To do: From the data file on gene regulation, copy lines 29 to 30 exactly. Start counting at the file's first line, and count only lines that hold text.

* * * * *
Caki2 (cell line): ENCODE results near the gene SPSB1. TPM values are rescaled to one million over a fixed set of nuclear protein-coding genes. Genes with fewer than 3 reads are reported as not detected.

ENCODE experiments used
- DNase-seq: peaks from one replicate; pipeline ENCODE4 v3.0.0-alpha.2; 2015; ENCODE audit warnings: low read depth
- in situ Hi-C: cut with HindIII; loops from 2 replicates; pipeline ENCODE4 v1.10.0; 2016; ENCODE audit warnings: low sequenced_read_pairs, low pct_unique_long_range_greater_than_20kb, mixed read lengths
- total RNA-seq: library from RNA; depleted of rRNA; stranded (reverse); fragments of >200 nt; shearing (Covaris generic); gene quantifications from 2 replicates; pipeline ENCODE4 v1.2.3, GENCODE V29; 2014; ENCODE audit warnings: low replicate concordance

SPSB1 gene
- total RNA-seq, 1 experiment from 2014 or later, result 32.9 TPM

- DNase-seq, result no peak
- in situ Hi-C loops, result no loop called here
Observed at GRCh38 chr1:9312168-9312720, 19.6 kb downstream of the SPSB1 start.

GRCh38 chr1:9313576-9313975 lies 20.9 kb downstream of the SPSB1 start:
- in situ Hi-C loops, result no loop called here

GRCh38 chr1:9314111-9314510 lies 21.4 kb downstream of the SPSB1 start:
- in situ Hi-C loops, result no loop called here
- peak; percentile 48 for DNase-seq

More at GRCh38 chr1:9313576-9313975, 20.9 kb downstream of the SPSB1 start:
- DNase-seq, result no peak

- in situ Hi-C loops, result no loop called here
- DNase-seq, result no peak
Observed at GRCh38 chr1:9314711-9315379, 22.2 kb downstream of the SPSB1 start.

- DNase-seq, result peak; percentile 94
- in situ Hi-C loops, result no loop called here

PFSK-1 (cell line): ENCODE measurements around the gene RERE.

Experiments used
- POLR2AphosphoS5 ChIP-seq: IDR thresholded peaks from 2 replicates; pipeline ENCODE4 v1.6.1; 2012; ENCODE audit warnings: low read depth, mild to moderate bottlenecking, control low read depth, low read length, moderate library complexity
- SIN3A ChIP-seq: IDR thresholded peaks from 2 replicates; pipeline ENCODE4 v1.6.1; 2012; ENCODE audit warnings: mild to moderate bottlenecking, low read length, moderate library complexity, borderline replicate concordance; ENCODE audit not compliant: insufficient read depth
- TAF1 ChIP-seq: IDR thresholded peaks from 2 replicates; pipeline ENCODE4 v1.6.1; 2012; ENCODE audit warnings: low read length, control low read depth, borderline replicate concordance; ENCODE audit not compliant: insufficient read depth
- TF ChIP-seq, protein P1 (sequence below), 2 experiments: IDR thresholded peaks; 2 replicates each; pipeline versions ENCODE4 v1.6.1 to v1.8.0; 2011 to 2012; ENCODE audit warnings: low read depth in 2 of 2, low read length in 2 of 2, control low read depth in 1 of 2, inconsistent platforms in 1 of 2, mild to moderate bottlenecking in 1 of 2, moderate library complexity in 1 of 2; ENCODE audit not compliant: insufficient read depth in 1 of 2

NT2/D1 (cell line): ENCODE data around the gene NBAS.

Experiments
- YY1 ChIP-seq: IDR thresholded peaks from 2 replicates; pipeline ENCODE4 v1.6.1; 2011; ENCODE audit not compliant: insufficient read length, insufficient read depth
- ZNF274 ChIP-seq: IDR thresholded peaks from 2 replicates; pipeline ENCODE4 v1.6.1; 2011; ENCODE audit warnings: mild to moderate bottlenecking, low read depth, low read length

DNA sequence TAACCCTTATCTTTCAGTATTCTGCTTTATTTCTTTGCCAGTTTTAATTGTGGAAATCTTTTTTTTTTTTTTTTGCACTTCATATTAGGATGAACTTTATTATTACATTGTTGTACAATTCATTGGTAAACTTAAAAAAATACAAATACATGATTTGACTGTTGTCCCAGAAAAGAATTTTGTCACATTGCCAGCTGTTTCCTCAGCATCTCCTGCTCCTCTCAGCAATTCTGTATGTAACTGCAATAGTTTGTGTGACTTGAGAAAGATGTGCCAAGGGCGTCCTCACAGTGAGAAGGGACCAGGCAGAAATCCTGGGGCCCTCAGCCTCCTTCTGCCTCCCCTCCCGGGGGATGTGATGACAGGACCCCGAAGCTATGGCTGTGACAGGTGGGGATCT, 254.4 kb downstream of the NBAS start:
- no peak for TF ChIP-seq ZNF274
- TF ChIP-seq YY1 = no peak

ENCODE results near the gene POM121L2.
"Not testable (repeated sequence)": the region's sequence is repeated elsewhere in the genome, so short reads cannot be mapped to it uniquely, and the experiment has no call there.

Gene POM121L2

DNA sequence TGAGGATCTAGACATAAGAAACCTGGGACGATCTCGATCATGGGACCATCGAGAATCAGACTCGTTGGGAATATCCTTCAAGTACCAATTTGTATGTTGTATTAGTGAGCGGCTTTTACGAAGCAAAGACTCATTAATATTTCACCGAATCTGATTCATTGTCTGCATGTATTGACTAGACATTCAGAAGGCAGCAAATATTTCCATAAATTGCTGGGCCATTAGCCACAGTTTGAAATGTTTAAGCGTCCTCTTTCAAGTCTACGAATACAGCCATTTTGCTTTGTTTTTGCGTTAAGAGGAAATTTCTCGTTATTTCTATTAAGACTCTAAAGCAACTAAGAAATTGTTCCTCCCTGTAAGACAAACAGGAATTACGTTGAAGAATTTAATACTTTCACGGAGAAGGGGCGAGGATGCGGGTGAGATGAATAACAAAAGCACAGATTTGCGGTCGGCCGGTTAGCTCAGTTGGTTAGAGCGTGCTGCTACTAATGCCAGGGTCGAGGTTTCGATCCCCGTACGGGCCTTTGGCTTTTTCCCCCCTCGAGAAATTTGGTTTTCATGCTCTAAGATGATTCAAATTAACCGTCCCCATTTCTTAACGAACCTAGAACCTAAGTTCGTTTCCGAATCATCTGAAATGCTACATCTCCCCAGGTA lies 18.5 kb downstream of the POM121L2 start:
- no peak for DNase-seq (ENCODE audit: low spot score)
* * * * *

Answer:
NT2/D1 (cell line): ENCODE data around the gene NBAS.

Experiments